Remember, attachment forms over time. Missing one opportunity will not prevent you and your child from becoming securely attached, but a pattern of missed opportunities might.
Ask yourself: What can I do to help my child know how much I care for her and love her, and how important she is to me?
This is a lot easier than you might think. Think about the times when you are with your child but not interacting with her. A gentle touch, a kind word, a listening ear, a helping hand – children need these! Keep in mind that babies may not understand words, but they do understand the way words are said.
Ask yourself: What can I do to keep from feeling overwhelmed?
Life is busy, and it is sometimes difficult to choose attachment-building responses to children. When you are feeling irritated or hurried, remember: It is okay to take a time-out yourself sometimes. Call a friend or relative who may be able to watch your child while you take a walk, have a bubble bath or some other activity to relax and recharge. If stress causes you to miss an opportunity to connect with your child, don’t beat yourself up! Make a mental note and promise to not miss the same one next time.
Your goal is to provide your child with a stable environment in which he feels loved, cared for, safe and valued.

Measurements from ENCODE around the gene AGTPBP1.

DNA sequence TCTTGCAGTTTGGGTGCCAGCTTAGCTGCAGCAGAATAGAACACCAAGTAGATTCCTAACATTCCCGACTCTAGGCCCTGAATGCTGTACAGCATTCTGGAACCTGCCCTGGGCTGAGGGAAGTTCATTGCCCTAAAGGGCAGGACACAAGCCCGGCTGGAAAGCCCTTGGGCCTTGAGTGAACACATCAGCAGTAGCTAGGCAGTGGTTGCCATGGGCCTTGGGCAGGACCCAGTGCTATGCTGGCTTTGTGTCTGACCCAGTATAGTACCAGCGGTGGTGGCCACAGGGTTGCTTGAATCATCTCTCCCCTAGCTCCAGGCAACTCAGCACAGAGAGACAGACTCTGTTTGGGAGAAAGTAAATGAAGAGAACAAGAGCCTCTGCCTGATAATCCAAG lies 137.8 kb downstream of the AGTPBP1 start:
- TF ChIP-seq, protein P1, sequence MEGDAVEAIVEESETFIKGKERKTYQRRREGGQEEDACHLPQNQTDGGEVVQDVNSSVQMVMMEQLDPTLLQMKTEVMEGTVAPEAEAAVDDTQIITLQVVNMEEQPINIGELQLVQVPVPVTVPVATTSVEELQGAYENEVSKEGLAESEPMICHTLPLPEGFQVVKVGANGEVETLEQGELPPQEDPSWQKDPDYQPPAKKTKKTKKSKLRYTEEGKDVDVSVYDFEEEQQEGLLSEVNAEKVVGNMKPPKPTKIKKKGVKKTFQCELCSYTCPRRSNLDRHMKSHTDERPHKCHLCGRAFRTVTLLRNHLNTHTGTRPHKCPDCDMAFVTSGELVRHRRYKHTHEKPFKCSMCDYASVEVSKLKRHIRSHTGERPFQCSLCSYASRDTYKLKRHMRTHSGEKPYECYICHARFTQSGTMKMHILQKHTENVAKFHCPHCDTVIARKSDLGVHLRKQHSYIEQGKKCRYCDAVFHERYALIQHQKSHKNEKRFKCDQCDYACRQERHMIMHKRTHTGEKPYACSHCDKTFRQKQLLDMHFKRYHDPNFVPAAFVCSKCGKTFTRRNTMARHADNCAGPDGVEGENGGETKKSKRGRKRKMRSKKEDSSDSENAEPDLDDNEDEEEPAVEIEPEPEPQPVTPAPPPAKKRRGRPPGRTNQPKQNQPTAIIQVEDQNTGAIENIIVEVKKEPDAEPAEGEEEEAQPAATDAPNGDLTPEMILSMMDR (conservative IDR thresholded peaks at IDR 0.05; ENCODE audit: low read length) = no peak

Think LOVE to develop a caring, attached relationship with your child.
Let your child know you love him with hugs, kisses, holding, touching and smiles as often as you can!
Offer her security and support by being there for her when she is learning new things, when she is sad or upset, as well as happy.
Vocalize your feelings to your child. Tell him daily how much you love him and care about him, and how important he is to you.
Even when you are angry and upset, use patience, and let her know that you don’t like the behavior, but you LOVE her!
Tips for Developing Attachment with Toddlers
Friends, Family and Home
- Ask adults to allow her time if she acts shy before hugs and holding.
- Encourage siblings to include him in play.
- Involve her in a small playgroup or with another child occasionally.
- Toddler-proof your home carefully.
- Tell your child if you are leaving
Activities and Television
- Limit TV and sit with him to watch.
- Read, read, read with her in your lap or close.
- Take him to playground, on outings.
- Let her try new things.
Learning, Childcare and School
- Choose childcare that is nurturing and loving and uses positive guidance instead of punishment.
- Give him words for things he sees and is doing.
- Give her many new experiences and chances to practice walking and running, using her hands and fingers.
Guidance and Discipline
- Allow him to do things himself, such as opening doors.
- Limit the use of “no.”
- Give her more than one choice when you want her to do something. Make bedtime, bath and putting on clothes a game.
- Have a sense of humor.